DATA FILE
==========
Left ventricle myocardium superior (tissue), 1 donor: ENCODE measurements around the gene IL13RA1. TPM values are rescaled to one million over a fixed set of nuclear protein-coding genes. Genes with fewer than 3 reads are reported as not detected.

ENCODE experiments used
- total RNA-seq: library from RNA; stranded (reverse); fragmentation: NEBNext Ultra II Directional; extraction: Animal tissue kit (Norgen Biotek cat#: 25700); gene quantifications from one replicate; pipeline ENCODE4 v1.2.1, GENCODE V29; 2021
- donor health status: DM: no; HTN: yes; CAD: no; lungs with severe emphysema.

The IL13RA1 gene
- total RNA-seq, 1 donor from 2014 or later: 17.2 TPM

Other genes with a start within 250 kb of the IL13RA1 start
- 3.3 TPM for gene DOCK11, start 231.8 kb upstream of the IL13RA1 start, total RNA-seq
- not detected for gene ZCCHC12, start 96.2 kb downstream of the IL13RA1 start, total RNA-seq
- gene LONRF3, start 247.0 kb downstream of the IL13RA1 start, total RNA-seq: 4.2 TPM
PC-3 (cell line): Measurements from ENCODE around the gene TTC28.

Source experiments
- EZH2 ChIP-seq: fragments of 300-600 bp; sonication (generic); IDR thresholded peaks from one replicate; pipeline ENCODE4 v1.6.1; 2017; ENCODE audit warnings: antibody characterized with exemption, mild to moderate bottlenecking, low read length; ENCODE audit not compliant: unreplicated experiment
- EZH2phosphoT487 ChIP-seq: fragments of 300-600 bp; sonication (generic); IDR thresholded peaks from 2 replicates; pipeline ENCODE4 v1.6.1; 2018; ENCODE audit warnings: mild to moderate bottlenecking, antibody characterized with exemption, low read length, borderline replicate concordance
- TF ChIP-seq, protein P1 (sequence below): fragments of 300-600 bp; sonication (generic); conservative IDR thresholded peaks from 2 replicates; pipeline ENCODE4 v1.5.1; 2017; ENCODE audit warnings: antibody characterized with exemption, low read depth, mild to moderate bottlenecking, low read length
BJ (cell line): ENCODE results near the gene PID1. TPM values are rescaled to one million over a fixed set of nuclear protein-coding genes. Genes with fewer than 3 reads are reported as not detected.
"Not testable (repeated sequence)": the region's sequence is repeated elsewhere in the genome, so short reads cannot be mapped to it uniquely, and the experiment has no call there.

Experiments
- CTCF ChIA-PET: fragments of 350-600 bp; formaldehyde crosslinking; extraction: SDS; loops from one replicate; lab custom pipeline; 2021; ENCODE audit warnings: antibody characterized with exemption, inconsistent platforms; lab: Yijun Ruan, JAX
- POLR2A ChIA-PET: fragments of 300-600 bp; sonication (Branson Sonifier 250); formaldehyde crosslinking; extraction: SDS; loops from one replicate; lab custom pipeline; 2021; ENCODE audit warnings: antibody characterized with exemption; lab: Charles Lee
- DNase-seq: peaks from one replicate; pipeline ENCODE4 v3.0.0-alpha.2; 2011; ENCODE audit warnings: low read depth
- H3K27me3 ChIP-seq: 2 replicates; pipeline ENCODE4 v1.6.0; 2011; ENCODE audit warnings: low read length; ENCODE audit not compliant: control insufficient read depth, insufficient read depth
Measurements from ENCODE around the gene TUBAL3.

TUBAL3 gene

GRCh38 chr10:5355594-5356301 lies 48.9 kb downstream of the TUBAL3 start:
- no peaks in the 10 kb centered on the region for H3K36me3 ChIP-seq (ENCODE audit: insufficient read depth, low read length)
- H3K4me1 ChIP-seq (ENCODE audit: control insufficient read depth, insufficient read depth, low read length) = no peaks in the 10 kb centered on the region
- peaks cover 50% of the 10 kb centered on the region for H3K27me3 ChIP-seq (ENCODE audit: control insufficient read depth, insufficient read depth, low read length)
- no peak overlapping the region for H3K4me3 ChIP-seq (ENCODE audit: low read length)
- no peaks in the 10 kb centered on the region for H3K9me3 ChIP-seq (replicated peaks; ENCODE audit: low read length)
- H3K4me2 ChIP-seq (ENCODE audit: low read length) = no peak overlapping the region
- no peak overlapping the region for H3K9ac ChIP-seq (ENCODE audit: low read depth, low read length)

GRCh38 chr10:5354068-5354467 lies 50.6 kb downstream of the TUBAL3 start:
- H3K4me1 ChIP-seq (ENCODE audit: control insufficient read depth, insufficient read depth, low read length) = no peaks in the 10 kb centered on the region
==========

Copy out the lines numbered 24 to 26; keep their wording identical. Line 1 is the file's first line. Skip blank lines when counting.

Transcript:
TUBAL3 gene

GRCh38 chr10:5355594-5356301 lies 48.9 kb downstream of the TUBAL3 start:
- no peaks in the 10 kb centered on the region for H3K36me3 ChIP-seq (ENCODE audit: insufficient read depth, low read length)